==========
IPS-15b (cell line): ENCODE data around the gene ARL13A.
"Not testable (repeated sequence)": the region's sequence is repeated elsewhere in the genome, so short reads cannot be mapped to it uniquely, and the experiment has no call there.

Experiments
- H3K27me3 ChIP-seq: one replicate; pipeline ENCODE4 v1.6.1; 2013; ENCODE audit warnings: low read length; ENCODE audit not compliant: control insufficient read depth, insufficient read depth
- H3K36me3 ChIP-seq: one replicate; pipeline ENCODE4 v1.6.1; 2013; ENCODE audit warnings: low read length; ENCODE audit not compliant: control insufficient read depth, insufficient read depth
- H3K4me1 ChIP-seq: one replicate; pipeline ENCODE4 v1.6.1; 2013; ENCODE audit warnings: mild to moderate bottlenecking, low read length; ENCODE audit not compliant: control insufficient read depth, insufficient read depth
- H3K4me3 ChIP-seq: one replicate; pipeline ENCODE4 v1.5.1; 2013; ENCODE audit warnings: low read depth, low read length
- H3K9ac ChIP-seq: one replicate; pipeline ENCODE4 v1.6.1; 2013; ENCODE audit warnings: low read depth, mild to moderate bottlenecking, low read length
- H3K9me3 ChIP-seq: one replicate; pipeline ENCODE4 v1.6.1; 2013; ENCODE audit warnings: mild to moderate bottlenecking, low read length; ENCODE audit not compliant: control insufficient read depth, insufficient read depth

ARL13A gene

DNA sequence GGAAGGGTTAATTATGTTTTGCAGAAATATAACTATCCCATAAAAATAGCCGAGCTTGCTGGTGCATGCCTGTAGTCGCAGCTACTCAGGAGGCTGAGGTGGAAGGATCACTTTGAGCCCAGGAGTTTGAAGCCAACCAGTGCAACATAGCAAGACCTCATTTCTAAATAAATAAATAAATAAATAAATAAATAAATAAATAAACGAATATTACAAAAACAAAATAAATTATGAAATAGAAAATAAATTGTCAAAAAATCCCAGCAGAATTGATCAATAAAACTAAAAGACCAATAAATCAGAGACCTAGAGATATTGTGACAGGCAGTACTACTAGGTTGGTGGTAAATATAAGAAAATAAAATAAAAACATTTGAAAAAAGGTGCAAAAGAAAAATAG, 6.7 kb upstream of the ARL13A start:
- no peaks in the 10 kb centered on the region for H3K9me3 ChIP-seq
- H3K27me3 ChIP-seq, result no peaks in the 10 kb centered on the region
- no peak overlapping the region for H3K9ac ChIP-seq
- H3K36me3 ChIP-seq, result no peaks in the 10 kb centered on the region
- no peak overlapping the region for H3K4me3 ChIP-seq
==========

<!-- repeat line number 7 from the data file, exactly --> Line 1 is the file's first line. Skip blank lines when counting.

- H3K4me3 ChIP-seq: one replicate; pipeline ENCODE4 v1.5.1; 2013; ENCODE audit warnings: low read depth, low read length